There are numerous factors which determine the Kashrut of the Etrog. One of the most common issues is black dots on the surface of the Etrog. The top third of the Etrog is the most sensitive area. There, even one black dot invalidates the Etrog. Therefore, one must inspect that area carefully. Brown dots are not a problem.
With regard to the lower part of the Etrog, there is a difference between the Sepharadim and the Ashkenazim. The Mishna Berura holds that two black dots on the same side are not a problem. He only invalidates the Etrog when the dots are on opposite sides. However, according to the Shulhan Aruch and the Sepharadic ruling, two black dots on the same side also invalidate the Etrog. This is important to know, because if someone buys his Etrog from an Ashkenazi and shows him the two black dots on the same side, he may say that it’s permitted according to the Mishna Berura. This is true, but for a Sepharadi, the Etrog is invalid, and if he makes a Beracha on it on the first day, it is a Beracha L’Vatala.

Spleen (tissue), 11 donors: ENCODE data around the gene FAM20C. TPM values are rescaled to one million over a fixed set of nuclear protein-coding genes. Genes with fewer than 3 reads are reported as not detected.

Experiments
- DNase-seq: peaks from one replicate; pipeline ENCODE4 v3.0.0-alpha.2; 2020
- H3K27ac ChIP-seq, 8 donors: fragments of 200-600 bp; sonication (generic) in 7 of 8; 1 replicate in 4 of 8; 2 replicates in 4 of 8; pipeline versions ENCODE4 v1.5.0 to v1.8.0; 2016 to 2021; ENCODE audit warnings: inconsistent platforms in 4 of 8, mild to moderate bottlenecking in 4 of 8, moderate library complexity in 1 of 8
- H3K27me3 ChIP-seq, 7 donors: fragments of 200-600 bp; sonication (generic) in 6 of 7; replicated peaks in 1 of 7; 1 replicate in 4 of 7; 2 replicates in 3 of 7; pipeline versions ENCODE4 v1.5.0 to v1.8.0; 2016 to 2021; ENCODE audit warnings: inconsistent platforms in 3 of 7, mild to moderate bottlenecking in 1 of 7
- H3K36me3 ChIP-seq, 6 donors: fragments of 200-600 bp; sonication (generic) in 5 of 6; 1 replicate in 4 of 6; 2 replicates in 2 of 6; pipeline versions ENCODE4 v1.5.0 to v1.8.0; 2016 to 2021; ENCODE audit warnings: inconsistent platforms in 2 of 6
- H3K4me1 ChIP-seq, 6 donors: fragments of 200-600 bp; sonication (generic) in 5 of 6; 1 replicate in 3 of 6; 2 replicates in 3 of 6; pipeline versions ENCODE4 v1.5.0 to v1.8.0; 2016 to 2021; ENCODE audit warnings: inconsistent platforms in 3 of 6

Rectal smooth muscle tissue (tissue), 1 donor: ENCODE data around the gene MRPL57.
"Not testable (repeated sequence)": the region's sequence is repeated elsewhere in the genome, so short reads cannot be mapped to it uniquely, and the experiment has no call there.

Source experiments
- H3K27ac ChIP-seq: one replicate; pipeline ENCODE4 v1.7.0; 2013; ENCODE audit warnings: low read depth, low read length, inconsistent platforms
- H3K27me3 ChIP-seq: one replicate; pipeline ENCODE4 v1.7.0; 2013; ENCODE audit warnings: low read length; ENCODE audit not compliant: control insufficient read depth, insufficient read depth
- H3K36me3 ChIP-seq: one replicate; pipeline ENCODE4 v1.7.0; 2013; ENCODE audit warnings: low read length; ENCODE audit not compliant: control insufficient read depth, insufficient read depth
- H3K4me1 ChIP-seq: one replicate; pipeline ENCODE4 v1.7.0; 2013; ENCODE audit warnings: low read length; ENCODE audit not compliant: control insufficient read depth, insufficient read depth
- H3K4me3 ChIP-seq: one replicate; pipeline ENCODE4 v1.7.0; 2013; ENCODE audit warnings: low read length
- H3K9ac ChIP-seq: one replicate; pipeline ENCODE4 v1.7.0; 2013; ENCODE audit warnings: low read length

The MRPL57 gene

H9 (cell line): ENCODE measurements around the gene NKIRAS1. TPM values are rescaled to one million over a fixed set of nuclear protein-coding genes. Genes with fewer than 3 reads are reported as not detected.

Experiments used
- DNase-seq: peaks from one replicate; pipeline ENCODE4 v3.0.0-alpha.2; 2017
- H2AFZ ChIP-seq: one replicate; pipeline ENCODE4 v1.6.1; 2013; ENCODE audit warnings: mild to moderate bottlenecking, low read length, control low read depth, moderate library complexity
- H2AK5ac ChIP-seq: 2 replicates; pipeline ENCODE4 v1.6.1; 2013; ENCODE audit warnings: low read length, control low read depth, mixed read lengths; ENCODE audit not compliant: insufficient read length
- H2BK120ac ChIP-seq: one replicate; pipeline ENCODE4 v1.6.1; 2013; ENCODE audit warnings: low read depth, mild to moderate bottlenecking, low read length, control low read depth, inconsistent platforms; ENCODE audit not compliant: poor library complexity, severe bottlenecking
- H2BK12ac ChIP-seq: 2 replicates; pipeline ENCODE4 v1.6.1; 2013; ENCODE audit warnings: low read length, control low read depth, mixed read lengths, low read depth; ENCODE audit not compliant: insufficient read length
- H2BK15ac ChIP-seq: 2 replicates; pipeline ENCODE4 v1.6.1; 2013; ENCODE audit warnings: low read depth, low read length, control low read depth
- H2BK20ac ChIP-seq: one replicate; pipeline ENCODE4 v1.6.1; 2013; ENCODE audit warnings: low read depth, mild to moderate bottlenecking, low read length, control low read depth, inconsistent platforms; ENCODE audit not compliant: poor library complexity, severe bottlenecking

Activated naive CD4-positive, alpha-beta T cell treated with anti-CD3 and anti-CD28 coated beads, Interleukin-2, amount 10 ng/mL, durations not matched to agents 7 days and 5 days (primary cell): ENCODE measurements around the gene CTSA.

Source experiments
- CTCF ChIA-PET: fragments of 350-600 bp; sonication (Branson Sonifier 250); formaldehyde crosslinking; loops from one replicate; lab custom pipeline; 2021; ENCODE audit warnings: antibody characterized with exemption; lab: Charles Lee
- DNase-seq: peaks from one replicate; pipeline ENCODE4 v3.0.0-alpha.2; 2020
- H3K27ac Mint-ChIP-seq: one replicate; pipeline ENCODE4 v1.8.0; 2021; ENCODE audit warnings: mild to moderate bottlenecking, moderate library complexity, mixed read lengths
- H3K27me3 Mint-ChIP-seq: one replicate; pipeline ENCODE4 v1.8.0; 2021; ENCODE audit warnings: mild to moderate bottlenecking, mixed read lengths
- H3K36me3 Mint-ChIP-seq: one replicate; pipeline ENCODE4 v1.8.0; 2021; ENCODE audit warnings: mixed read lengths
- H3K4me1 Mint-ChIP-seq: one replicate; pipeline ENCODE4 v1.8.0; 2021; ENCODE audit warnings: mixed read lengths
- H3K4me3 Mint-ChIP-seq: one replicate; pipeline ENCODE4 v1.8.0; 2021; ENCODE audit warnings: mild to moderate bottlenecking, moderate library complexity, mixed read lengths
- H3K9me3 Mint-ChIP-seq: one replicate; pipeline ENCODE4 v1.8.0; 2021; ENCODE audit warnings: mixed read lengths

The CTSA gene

If the Etrog has a Pitam, the “neck” of the Pitam is considered part of the fruit itself, and consequently, even one black dot there is considered on the top third and invalidates the Etrog. However, the round, upper woody part of the Pitam, the “Shoshanta,” is not considered part of the Etrog, and black dots there are not a problem. The “Oketz,” the stem on the bottom side of the Etrog is not considered part of the Etrog for this purpose, and black dots there are not a problem.
Sometimes the Etrog has a scar, which the Ashkenazim call “Ble’ta’lach” (leaves). These blemishes are caused by the thorny leaves which scrapes the Etrog while it is still on the tree. While these scars do not render the Etrog Pasul (invalid), any black dot on them has the same Halacha as though it was on unblemished surface of the Etrog.
The many Halachot governing which spots render an Etrog invalid underscore the importance of consulting with a Rav regarding any issues that may arise. Today, with the proliferation of Etrog salesmen, one cannot rely on the opinion of the seller. He should bring it to a Rav who knows the Halacha for Sepharadim to be inspected.